We have already changed the planet’s atmospheric chemistry to a degree that is possibly irreparable. In 2012 atmospheric CO2 levels at the North Pole exceeded 400 parts per million (up from the pre-industrial of around 290ppm). At this writing carbon dioxide levels are around 408ppm. This is not an opinion, but a measurable fact. Carbon dioxide levels can be easily tested, even by people who do not believe that human activity is altering the world’s environment. Even if the production of all human-generated carbon was stopped today, the existing surfeit will last for a hundred thousand years or more if it is not actively mitigated.3 Much of the damage therefore is already done—the conditions for catastrophic change are locked in place—and we are now just waiting for the effects to manifest as carbon levels continue to rise unabated and with minor plateaus and fluctuations.
Increases in atmospheric carbon levels have resulted in an acidification of the oceans. This too is an observable and quantifiable fact. The fact that CO2 absorption by seawater results in its acidification and the fact that atmospheric carbon dioxide traps heat more effectively and to a greater extent than oxygen are now tenets of elementary school-level science and are in no way controversial assertions. If you do not acknowledge both of these facts, then you do not really have an opinion on global climate change or its causes. As it is, the “climate debate”—polemics over the reality of global climate change—is not a scientific debate at all, but one of politics and political entertainment pitting testable/measureable observations against the dumb and uninformed denials of the true believers who evoke them, or else the cynics who profit from carbon generation (the latter is reminiscent of the parable of the man who is paid a small fee to hang himself).4 Some general officers of the United States military are now on the record stating that climate change constitutes the greatest existing threat to our national security.5
Some deniers reply to the facts of climate change with anecdotal observations about the weather—locally colder or snowier than usual winters in a given region are a favorite distraction—with no heed given to the bigger picture (never mind the fact that the cold or snowy winters that North America has experienced since 2010 were caused by a dip in the jet stream caused by much warmer than usual air masses in Eurasia that threw the polar vortex off of its axis and down into the lower 48 states while at times Greenland basked in 50 degree sunshine).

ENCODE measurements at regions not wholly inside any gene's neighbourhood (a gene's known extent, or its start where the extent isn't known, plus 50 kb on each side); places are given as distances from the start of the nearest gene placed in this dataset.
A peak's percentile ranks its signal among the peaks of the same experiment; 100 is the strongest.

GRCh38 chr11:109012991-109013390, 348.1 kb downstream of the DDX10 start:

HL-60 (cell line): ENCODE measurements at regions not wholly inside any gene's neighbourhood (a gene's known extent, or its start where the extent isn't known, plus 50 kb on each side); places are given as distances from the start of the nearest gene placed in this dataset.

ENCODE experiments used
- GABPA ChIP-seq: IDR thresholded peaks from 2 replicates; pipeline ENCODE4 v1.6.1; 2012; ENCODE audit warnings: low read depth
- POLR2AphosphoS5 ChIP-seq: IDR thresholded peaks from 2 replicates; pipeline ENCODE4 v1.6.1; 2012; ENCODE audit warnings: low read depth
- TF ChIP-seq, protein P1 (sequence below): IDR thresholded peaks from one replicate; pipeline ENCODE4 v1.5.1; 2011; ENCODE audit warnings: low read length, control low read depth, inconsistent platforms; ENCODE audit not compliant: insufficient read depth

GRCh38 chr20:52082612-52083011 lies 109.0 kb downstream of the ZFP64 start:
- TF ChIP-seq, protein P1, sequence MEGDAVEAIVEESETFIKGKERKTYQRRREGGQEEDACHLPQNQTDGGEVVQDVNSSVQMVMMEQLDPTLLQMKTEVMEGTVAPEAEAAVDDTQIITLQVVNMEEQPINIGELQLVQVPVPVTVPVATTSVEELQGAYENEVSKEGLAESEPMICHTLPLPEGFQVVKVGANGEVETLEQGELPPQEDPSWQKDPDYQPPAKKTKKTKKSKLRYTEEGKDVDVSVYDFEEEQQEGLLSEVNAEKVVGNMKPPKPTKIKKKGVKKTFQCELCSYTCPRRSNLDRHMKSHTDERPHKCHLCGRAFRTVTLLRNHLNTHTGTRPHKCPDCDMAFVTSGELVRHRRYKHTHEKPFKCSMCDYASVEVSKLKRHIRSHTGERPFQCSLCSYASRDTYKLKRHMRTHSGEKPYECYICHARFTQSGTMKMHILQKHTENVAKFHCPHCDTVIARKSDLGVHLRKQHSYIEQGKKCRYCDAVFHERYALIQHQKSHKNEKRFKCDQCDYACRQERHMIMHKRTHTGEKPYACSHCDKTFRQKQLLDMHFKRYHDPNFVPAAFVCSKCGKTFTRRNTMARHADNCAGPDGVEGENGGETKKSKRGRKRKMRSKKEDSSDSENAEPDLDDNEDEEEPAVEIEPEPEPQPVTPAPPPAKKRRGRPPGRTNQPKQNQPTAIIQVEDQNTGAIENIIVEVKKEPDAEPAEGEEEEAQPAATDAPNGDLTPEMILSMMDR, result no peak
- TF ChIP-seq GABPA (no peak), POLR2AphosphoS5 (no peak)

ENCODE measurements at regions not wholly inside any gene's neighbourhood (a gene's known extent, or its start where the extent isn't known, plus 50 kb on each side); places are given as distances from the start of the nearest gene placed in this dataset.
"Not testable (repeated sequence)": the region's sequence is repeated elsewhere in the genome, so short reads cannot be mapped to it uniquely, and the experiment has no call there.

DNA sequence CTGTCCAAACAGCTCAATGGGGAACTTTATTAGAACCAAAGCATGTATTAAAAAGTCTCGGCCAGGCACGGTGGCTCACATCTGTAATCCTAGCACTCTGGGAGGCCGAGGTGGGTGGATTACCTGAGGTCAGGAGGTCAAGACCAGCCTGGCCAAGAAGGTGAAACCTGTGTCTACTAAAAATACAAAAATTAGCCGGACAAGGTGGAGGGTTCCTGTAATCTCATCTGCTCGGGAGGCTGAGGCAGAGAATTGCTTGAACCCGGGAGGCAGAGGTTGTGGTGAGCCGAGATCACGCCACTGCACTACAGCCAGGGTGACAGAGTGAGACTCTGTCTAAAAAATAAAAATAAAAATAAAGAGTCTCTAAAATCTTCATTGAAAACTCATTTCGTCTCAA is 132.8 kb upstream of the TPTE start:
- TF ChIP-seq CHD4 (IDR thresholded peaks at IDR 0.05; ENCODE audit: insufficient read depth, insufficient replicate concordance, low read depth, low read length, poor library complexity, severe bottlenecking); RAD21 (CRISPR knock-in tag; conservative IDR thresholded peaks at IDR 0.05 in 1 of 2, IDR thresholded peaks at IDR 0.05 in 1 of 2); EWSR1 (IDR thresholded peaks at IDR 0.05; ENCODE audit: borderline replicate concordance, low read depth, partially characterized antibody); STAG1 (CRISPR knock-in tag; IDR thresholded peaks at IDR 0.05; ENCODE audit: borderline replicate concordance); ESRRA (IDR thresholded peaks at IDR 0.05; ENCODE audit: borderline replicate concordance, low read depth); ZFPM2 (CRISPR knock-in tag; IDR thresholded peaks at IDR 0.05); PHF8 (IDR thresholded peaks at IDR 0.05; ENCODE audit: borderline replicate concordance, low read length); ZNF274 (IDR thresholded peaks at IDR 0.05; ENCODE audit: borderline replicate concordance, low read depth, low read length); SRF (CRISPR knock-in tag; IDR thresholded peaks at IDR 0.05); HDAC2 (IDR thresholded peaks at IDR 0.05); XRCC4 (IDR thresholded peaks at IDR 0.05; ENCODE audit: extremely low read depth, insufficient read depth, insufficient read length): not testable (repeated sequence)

An effective retort to this kind of bold obtuseness is a simple and well-known analogy: the climate is like your personality and the weather is like your mood. Just because you are sad for a day or two does not mean that you are a clinical depressive any more than a locally cold winter set in the midst of the two hottest decades ever recorded worldwide does not represent a global cooling trend. Some places are likely to cool off as the planet’s overall mean temperature rises (the British Isles may get colder as the Gulf Stream is pushed further south by arctic melt water). Of course human-generated carbon is only one prong of the global environmental crisis, and a symptom of existing imbalance.
Human beings are also killing off our fellow species at a rate that will soon surpass the Cretaceous die-off and is the sixth great mass extinction of the Earth’s natural history.6 This is a fact that is horrifying insofar as it can be quantified at all—the numbers here are softer and more conjectural than the precise measurements of chemistry and temperature and estimates may well be on the low side. The true number of lost species will never be known as unidentified species are driven into extinction before they can be described and catalogued by science.7 But as a general statement, the shocking loss of biodiversity and habitat is uncontroversial in the communities that study such things seriously. Human history has shown itself to be a brief and destructive prong of natural history in which we have become the locusts or something much, much worse than such seasonal visitations and imbalances.
As a friend of mine observed, those who persist in their fool’s paradise or obstinate cynicism for short term gain and who still deny the reality global climate change must ultimately answer two questions: 1). What evidence would you accept that human are altering the global environment? 2). What if you are wrong in your denials?
From my own experience, I have found that neither fact-based reason nor the resulting cognitive dissonance it instills change many minds once they are firmly fixed; rationalization and denial are the twin pillars of human psychology and it is a common and unfortunate characteristic of our species to double-down on mistaken beliefs rather than admit error and address problems forthrightly. This may be our epitaph.
1. William Strunk, Jr. and E.B. White, The Elements of Style, New York: Macmillan Publishing Co., Inc., 3rded., 1979, pp. 71-72, 80.
2. For Eremocene or “Age of Loneliness,” see Edward O. Wilson, Half-Earth, Our Planet’s Fight for Life, New York: W.W. Norton & Company, 2016, p. 20. For Anthropcene, or “Epoch of Man,” see page 9.
3. David Archer, The Long Thaw, Princeton University Press, 2009, p. 1.
4. On political disputes disguised as scientific debates see Leonard Susskind, The Black Hole War, Boston: Little Brown and Company, 2008, 445-446.
5. Roy Scranton, Learning to Die in the Anthropocene, San Francisco: City Lights Books, 2015, p. 14.
6. Elizabeth Kolbert, The Sixth Extinction, New York: Henry Holt and Company, 2014, and Field Notes from a Catastrophe, New York: Bloomsbury, 2006 (2015).
7. See generally Edward O. Wilson, The Future of Life, New York: Alfred A. Knopf, 2002.